One year into a plan to wean its customers off coupons, a national retailer says the plan is working. And no, we’re not talking about JCPenney.
In November 2011, Jacksonville, Florida-based department store Stein Mart embarked on an effort to reduce coupon usage by half. “It became clear that we needed to make some significant changes to return our company to the market position we have always sought – delivering high-quality, fashion merchandise at everyday low prices,” said Jay Stein, the interim CEO and grandson of the company’s founder. “The proliferation of our use of coupons had diluted that message and I believe has greatly hurt our brand.” The company began lowering many of its prices, and cutting back on coupons – reducing them by more than 20% in the fourth quarter of last year.
It wasn’t an easy transition. “We made progress in reducing our reliance on coupons,” Stein said a month later, “but not without some adverse impact to our sales.” He insisted, though, that it was a necessary move in the long run. The challenge in each monthly earnings report going forward, was “to increase our sales against the prior year which includes the higher amount of couponing.”
So how’s it working out for them? Quite well, thank you, the company says. In its most recent monthly earnings report last week, Stein Mart reported a 7.1% rise in same-store sales – nearly triple what analysts had forecast. Total sales also increased by 7.5% from the previous year. The positive figures indicate that Stein Mart managed to make it over the hump of anniversarying its change in strategy, and came out stronger.
Still, there was one little problem – the marketing department that lowered Stein Mart’s prices apparently forgot to tell the accounting department. The chain announced last month that it had mistakenly “accounted for certain markdowns as promotional (temporary)” when the markdowns had in fact become permanent. As a result, Stein Mart is working to revise previously-released financial statements, though it estimates the ultimate impact on earnings won’t be too drastic.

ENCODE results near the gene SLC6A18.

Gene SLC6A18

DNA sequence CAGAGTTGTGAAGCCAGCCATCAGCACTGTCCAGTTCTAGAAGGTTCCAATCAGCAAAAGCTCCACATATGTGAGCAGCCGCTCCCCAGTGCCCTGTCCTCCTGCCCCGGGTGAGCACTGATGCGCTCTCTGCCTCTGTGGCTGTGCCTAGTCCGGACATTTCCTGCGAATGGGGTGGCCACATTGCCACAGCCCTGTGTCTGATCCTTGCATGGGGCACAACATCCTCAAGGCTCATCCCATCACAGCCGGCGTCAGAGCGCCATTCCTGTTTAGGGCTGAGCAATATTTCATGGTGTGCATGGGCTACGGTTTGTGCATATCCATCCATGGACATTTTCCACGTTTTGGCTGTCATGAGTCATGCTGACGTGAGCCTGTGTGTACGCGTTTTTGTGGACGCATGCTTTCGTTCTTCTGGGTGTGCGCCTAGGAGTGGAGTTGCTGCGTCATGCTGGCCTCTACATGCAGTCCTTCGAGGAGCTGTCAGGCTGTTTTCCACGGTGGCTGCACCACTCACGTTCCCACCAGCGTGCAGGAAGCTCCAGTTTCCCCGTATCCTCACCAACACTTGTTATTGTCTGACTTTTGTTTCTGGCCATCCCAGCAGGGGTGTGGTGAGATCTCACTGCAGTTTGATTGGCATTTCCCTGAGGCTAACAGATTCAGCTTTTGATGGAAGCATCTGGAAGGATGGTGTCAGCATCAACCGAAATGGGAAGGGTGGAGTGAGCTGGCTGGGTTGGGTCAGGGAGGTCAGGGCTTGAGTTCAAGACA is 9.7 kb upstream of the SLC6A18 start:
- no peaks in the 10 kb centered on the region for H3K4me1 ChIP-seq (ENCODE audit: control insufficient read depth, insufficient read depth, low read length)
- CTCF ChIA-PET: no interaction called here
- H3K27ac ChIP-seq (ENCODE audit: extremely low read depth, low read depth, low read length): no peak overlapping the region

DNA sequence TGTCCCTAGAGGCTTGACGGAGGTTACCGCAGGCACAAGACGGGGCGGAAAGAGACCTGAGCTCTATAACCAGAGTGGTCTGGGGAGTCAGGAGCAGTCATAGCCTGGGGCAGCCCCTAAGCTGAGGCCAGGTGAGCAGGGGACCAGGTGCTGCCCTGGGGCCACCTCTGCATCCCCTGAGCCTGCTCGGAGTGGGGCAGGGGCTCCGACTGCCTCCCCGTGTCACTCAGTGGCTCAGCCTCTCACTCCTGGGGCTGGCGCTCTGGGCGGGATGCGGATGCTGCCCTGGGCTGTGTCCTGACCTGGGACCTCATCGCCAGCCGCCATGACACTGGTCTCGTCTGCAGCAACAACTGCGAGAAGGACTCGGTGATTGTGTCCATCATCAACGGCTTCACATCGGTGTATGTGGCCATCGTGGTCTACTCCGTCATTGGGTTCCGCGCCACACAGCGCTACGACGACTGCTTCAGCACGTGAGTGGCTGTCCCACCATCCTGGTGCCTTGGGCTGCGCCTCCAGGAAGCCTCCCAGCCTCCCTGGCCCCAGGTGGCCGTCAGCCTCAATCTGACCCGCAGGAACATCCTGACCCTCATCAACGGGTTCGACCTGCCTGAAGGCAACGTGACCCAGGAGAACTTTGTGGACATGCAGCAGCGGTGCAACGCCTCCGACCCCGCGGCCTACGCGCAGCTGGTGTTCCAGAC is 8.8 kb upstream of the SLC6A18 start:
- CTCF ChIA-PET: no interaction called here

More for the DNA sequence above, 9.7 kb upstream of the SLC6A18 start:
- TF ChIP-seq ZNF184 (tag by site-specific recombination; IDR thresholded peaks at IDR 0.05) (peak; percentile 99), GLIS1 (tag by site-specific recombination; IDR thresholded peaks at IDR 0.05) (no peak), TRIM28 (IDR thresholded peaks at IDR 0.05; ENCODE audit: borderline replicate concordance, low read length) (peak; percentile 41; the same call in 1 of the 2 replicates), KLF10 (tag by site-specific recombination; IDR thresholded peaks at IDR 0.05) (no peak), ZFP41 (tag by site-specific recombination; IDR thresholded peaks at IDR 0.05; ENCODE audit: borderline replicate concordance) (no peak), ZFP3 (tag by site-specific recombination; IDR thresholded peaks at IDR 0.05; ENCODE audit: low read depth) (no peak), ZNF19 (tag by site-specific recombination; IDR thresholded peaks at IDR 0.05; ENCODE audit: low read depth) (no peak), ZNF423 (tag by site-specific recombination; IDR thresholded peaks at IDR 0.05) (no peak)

At any rate, compare the Stein Mart story to JCPenney. Penney’s has been struggling all year, since CEO Ron Johnson decided to scrap coupons and most sales altogether (read: “JCPenney Coupons and the CEO: Only One Can Survive”). Customers howled in protest, analysts fretted, and the chain watched its sales and stock price plummet. As the chain approaches the one-year mark of its own change in strategy, there are no signs it’s getting over the hump the way Stein Mart has.
So what did Stein Mart do right, that JCPenney is doing wrong? First, it didn’t force its coupon-loving customers to go cold turkey. “We are making this reduction in a reasoned and methodical way,” Stein said last year. “Our ultimate goal is to reduce coupon usage by 50 percent,” not to do away with them permanently. Johnson, on the other hand, dismissed coupons as “a drug” and eliminated them altogether – later admitting that he underestimated their appeal (read: “JCP’s CEO on Coupon Love: ‘I Didn’t Understand That'”). Second, Stein Mart’s goal was simple: “We want our customers to know that they do not have to use a coupon to get a better price than our competition.” JCPenney’s goal was to completely transform itself. Not only did it eliminate coupons and sales, but it began remodeling its stores, trying to appeal to younger customers. And then it started bringing back coupons and sales, while denying it was changing its strategy at all (read: “JCPenney: Reversing Course on Coupons?”).
The results were continued financial woes, and customer confusion. Even a recent pair of positive stories that paint a rosy picture of JCPenney’s new strategy highlight the confusion – is JCPenney going upscale, or downscale? Do the lack of coupons and sales mean products are more expensive now, or do the markdowns make them less expensive? Shoppers, and journalists, can’t seem to agree. The remade stores are “going to be for people who have more money,” one bargain-hunting shopper grumbled to Reuters, while another shopper told the Dallas Morning News that his wife thinks JCPenney is “more like Target now. We like Target.”
Right now, though, shoppers seem to like Stein Mart more than they like JCPenney. A mix of everyday low prices, and coupons too. What’s not to like about that?